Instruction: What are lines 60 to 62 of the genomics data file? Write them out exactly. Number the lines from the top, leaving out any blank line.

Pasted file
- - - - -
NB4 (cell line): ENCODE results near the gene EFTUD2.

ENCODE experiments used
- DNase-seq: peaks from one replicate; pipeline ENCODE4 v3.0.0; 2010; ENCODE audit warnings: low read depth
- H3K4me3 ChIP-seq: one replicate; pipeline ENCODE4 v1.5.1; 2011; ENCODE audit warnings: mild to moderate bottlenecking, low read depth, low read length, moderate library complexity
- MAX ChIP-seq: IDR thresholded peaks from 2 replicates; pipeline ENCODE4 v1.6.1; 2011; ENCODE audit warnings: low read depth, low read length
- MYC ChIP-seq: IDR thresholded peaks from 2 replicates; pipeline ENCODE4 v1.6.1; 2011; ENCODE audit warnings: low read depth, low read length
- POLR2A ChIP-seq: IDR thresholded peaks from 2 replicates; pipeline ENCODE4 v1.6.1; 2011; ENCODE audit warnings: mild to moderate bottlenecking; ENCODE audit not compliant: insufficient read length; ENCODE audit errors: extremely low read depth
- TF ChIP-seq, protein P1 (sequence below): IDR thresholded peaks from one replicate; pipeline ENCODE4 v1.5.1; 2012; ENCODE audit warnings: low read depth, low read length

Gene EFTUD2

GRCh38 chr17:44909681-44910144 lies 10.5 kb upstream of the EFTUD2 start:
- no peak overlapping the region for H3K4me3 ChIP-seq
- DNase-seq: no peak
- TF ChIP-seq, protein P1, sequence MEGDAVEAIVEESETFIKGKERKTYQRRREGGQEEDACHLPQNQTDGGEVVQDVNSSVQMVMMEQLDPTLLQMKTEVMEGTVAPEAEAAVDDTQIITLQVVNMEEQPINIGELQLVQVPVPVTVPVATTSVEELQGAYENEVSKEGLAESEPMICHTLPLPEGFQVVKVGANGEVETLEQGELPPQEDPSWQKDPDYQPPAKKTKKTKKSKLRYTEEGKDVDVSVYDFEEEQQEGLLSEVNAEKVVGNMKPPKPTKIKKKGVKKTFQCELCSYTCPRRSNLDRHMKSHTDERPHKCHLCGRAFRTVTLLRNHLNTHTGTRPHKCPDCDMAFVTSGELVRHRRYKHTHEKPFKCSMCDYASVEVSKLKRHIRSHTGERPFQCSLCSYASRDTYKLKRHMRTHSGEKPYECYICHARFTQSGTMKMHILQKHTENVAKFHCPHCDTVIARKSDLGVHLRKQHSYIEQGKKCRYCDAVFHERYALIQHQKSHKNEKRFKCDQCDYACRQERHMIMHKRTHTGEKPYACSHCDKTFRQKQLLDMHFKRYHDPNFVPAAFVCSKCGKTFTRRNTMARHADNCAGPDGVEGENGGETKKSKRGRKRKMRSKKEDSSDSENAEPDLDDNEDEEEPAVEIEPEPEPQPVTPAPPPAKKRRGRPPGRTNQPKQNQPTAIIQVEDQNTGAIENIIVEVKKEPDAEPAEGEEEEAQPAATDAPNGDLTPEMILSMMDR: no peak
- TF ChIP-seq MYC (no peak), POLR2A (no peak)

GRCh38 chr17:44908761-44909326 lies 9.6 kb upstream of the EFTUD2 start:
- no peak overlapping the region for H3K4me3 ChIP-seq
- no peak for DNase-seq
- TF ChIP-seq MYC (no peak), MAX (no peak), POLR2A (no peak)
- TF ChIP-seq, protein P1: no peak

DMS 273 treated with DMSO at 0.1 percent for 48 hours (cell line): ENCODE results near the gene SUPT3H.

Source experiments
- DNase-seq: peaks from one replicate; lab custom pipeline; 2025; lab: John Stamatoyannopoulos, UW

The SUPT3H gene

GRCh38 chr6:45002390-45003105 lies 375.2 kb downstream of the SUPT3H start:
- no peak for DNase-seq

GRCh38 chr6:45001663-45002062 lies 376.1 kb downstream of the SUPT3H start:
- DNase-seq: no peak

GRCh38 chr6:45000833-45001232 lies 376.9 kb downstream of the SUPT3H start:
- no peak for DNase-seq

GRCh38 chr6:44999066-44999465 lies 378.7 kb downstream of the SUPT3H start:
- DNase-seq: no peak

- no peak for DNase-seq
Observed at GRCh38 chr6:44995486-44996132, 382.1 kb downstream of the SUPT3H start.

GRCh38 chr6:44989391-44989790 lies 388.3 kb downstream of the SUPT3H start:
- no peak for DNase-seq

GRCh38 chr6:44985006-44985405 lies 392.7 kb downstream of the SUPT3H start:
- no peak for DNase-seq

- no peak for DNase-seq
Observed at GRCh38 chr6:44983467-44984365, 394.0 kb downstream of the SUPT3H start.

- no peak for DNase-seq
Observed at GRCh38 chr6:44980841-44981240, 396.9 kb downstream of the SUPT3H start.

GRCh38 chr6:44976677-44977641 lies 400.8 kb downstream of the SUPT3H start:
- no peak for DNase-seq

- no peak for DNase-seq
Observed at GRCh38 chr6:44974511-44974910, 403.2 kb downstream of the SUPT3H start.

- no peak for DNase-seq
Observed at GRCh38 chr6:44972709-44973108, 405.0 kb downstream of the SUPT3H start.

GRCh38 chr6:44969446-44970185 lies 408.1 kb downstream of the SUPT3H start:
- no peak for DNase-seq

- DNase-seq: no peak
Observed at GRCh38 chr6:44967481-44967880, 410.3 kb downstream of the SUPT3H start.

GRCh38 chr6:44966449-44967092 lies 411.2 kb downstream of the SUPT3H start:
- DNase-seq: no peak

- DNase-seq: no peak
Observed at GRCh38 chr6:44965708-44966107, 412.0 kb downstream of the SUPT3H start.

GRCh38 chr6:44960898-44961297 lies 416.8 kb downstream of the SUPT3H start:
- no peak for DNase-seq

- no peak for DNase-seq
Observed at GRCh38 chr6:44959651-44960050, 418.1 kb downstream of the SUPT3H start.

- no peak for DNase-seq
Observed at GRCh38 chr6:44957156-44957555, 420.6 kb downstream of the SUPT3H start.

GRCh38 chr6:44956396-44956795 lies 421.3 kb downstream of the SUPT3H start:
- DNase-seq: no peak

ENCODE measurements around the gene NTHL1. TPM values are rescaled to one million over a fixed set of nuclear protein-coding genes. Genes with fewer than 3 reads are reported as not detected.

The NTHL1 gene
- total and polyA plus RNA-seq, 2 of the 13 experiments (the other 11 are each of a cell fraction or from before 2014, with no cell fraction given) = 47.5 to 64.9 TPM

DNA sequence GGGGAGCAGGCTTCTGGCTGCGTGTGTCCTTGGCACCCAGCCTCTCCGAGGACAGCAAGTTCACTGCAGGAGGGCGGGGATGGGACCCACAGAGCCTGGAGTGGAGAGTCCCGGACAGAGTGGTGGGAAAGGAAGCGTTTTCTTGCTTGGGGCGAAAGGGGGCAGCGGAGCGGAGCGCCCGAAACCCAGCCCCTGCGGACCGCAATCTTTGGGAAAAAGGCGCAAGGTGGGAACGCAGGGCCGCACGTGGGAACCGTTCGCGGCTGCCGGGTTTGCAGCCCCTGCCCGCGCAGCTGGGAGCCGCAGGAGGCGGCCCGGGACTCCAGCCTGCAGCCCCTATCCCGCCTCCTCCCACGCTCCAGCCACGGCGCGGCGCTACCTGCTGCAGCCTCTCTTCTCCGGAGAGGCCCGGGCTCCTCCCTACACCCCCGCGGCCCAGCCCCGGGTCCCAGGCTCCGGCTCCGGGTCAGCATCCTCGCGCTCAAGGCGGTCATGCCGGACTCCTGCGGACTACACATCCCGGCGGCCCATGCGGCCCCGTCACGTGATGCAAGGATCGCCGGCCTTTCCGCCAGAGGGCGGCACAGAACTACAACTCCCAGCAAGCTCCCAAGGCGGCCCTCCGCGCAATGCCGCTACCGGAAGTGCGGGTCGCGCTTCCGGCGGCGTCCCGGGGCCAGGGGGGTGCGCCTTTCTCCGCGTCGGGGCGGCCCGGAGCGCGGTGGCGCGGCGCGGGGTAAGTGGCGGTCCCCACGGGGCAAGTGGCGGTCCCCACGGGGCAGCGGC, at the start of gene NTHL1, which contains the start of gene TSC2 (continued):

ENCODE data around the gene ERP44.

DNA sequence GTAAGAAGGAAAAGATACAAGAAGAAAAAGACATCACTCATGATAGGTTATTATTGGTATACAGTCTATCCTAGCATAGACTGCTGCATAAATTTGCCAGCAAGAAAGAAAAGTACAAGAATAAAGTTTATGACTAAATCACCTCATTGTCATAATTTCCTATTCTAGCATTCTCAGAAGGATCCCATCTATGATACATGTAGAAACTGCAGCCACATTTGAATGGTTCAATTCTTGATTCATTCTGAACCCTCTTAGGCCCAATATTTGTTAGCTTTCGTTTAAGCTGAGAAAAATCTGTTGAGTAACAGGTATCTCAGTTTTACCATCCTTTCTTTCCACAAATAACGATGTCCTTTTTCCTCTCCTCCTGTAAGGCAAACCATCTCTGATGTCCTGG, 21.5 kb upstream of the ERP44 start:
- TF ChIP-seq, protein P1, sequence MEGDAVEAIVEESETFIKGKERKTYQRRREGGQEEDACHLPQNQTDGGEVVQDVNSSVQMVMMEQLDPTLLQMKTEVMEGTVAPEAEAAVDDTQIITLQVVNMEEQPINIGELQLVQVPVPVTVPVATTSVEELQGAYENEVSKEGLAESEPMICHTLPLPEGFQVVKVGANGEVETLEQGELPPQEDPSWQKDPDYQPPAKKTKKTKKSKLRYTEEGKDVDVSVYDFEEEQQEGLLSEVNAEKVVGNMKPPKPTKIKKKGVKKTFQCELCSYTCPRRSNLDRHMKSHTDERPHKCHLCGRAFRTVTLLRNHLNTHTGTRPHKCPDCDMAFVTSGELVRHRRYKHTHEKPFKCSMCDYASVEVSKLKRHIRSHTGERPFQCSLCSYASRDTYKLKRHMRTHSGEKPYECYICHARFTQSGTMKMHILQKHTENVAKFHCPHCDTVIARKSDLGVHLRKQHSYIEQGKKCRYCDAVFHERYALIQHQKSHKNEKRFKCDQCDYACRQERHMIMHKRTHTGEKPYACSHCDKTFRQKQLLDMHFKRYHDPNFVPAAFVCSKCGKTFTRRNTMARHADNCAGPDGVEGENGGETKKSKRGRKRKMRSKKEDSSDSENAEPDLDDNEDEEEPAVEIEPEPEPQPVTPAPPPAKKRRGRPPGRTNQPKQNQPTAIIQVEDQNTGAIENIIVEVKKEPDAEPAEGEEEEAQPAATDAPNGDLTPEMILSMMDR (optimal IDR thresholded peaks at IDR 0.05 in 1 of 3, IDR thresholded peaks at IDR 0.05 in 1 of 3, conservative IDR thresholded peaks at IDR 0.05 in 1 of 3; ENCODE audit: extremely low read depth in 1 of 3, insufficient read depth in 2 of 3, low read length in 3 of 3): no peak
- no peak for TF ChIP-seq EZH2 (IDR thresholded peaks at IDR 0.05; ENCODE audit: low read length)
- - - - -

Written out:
- no peak for DNase-seq
Observed at GRCh38 chr6:44957156-44957555, 420.6 kb downstream of the SUPT3H start.

GRCh38 chr6:44956396-44956795 lies 421.3 kb downstream of the SUPT3H start: